The Flash Flashpoint: Killer Frost (3×07)

Nov 25, 2016


Killer Frost” (3×07) picks up right where “Shade” (3×06) left off; Wally(Keiynan Lonsdale) has been turned into one of Dr. Alchemy’s husks, Caitlin Snow (Danielle Panabaker) is suppressing her inner meta-human, and Barry (Grant Gustin) meets a self-proclaimed God.  “You are only a man, but I am a God, your God, I am Savitar,” and then the invisible force takes our hero on a run; reminiscent of Zoom’s introduction in “Enter Zoom” (2×06).  Then it’s Team Flash to the rescue, despite the consequences Caitlin will experience after using her powers to help take down Savitar.  Repetitive plot points be damned in “Killer Frost” (3×07) the great performances uplifts this emotional episode, as Barry Allen learns that his mistakes will always catch up to him.  


Savitar, the “God of motion” arrives in Central City just as quickly as he disappears to another dimension in time.  After this episode, I am still onboard with the religious subtext and mythology Savitar brings to The Flash; I just wish he could leave his poor CGI baggage at home.  The opening sequence was really hard to watch, and took me completely out of the show.  Although Savitar becomes an afterthought throughout the rest of the episode, his loyal servant, Dr. Alchemy leads back to him; just like how Caitlin hunted down Dr. Alchemy’s acolytes to find him.  Power always leaves a trail for others to follow.  “He’s shown us the future, you were there, glorious and powerful, my Lord has special plans for you,” explains an acolyte to Killer Frost about halfway through the episode.  Well on Earth-2 Killer Frost served Zoom, so I suppose it’s only natural that in the future she finds herself in the shadow of another evil speedster.  The question still remains how far into the future are we talking?  Fingers crossed that The Flash writers don’t meld together the Killer Frost arc with Savitar too quickly, because both serve very different antagonistic roles to our hero.


“I used to practice the hippocratic oath, if someone were to so much as step on a bug I would say do no harm, it’s built into my DNA, but unfortunately my DNA isn’t what it used to be,” explains Caitlin to a Savitar acolyte.  Danielle Panabaker really shines in this episode as she effortlessly externalizes her inner struggle for control between two sides of herself.  After multiple seasons being tied down to doomed romances it takes a powerful metahuman identity to bring out the best in Caitlin Snow.  Her brains throughout the episode really heightens her threat level as Killer Frost.  Not to mention her psychological warfare tactics that come from being a Team Flash member for the past two years.  She evokes pure villainy, twisting words, and past events to show how negatively Barry Allen’s actions affect his friends and loved ones, “Oh like you did Eddie and Ronnie.  You know for a hero Flash, you sure let a lot of people around you die.” Scenes like these are why fans have long anticipated Caitlin to go to the dark side.  This is a very refreshing villain character arc, as viewers are able to watch the turn take place over seasons, it’s not shown in flashbacks or alluded too.  Killer Frost is likely to serve as constant reminder to Barry Allen that even speedster actions have consequences that he can’t outrun.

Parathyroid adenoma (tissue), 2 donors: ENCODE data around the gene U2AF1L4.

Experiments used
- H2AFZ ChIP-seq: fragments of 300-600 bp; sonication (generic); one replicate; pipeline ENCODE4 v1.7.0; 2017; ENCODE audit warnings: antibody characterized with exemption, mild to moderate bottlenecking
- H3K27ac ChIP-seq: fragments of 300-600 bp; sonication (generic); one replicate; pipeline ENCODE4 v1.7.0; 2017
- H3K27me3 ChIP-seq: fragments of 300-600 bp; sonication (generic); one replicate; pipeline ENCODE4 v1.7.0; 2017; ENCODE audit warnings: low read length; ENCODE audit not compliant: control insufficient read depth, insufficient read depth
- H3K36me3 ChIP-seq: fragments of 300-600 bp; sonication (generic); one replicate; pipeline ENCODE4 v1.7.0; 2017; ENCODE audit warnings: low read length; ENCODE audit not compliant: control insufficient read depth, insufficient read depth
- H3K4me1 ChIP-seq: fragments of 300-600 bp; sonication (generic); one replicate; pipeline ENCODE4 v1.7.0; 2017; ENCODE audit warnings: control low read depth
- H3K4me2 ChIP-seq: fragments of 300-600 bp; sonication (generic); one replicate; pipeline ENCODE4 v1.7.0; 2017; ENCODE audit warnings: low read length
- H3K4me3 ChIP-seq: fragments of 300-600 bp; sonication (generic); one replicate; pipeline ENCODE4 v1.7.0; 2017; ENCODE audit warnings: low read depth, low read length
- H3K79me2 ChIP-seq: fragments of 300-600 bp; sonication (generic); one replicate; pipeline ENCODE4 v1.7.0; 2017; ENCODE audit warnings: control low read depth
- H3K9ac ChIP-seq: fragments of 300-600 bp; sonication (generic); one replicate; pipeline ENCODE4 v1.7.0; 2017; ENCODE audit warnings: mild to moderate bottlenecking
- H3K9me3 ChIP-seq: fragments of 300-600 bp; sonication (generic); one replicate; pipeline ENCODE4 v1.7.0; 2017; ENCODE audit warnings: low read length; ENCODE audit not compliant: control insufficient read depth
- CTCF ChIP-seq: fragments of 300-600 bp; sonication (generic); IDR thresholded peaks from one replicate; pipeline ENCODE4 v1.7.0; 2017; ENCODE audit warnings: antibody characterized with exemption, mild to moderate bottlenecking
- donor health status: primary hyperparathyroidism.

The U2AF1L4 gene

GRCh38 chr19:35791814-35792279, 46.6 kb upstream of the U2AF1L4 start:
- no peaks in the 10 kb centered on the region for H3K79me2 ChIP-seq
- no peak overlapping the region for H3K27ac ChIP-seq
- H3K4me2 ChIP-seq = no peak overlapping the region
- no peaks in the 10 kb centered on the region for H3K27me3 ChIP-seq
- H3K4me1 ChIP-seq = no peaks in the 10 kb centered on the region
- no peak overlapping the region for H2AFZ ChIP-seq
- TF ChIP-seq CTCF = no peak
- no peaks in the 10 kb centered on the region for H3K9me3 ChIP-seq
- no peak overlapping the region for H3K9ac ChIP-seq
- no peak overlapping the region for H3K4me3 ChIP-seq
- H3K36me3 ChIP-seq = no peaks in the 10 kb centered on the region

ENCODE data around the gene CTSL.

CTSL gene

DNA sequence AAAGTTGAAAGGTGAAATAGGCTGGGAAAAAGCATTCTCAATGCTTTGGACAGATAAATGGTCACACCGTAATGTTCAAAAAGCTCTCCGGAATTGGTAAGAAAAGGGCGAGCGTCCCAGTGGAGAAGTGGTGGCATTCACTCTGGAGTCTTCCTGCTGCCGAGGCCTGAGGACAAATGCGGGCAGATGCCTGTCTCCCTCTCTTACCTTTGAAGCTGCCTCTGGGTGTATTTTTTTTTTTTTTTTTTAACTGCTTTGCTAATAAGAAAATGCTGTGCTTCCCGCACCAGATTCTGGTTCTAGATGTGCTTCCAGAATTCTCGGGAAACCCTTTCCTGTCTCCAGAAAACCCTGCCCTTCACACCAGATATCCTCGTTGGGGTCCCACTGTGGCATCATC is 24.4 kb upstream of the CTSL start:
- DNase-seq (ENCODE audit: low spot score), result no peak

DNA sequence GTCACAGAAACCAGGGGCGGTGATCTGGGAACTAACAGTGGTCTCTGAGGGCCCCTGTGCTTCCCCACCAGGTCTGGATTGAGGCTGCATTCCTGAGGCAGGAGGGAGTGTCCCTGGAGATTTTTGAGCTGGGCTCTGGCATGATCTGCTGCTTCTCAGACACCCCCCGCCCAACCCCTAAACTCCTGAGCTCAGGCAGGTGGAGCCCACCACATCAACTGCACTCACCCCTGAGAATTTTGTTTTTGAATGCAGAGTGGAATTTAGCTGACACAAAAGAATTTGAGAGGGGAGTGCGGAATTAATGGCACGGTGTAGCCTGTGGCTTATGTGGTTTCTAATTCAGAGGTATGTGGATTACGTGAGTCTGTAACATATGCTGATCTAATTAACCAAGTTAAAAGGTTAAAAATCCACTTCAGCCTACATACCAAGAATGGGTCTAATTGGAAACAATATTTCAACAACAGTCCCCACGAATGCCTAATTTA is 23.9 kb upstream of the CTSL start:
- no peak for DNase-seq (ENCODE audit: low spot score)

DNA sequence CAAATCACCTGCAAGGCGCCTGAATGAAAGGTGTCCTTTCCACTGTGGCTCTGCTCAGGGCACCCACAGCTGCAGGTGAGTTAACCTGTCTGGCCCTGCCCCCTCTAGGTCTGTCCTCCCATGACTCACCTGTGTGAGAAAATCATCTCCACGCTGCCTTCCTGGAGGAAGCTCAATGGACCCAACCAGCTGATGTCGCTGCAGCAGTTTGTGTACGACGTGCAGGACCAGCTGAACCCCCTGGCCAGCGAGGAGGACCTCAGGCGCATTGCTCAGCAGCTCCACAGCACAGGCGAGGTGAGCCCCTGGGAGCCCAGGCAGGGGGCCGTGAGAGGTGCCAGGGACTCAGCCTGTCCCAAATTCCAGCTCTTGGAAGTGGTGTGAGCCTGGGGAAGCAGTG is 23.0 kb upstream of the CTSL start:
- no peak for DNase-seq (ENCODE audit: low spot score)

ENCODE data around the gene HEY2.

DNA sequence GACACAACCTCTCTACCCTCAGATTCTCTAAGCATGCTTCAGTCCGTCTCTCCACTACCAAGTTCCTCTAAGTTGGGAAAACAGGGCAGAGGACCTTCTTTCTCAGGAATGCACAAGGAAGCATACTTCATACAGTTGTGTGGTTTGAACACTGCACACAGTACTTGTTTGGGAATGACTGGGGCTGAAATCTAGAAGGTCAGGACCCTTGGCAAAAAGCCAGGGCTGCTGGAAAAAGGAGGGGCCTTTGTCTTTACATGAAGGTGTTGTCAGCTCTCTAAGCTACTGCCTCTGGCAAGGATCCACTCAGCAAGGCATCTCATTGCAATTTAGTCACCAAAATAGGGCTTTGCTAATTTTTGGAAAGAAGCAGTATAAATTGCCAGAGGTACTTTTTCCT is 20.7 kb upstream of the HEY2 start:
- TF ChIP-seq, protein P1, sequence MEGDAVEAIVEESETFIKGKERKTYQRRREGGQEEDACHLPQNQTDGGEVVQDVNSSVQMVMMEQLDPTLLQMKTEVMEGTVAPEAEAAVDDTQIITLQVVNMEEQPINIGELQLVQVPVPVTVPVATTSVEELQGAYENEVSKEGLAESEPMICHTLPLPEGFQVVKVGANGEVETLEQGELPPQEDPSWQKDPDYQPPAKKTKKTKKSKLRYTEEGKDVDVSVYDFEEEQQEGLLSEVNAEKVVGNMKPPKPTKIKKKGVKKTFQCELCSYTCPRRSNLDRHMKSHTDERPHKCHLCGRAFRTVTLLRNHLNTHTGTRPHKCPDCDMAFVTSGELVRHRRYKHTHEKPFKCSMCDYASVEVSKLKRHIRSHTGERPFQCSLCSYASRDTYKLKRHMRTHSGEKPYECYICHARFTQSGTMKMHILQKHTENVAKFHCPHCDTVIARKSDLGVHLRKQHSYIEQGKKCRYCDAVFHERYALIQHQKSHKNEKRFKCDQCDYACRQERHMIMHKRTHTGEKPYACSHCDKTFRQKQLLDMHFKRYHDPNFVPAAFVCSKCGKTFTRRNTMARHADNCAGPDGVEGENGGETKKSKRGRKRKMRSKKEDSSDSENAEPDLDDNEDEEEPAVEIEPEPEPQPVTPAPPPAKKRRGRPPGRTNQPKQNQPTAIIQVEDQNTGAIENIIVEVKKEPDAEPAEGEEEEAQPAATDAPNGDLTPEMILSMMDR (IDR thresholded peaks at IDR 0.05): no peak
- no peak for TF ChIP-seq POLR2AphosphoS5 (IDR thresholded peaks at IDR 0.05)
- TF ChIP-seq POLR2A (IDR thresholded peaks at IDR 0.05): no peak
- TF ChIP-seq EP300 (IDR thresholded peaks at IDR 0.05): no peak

The Flash -- "Killer Frost" -- Image FLA307a_0086b.jpg -- Pictured (L-R): Danielle Panabaker as Caitlin Snow/Killer Frost and Grant Gustin as Barry Allen -- Photo: Diyah Pera/The CW -- © 2016 The CW Network, LLC. All rights reserved.

“You keep messing with everyone’s lives and we’re left to pick up the pieces from your mistakes, some things you break can’t be put back together,” state’s Killer Frost after being locked up by her friends.  They have managed to defuse Killer Frost’s physical powers, but gave her time to inflict some serious psychological warfare.  Reminder, Caitlin is not the only Team Flash member paying the price for Flashpoint, but Cisco too.  In “Paradox” (3×02) we observe Barry readjusting to a new timeline with some slight differences to his life in “Race of His Life” (2×23).  This included walking into a fight with Cisco after he loses his brother in a car accident, and Barry refuses to go back in time.  Fast forward a few episodes to Killer Frost making sure Cisco understands the full weight of Barry’s guilt from his brother’s death; that’s some killer irony.  I also noticed how all Team Flash members kept alluding to Jay Garrick’s (John Wesley Shipp) demonstration to Barry about how time travel fractures don’t heal correctly along the timeline, “I’m broken, but what do you care, you got Iris, you got your happy ending everyone else be damned.”  Our hero does care enough about his friends to sacrifice his CSI position with CCPD after making a deal with Julian to protect Caitlin.  Another bandaid to temporarily fix the damage that most likely will resurface later on this season.


Dr. Alchemy is Julian Albert, said everyone when The Flash season three began.  The predictable circumstances surrounding this reveal allows this episode’s ending to fall flat.  I do appreciate the Harry Potter connection to Dr. Alchemy’s own philosopher’s stone, but the villain angle undermines Julian Albert’s human perspective on metahumans.  If the last two episodes have proved anything it’s that Central City needs more humans, not metas running around.  No worries next week it’s aliens that will lead Barry Allen to take part in “The best team up ever,” to quote Felicity Smoak (Emily Bett Rickards).  No evil metahumans for an episode, but Barry Allen’s Flashpoint consequences will certainly not be forgotten; if John Diggle (David Ramsey) has anything to say it.  

 Tweet me your The Flash season 3 theories @sjbelmont 
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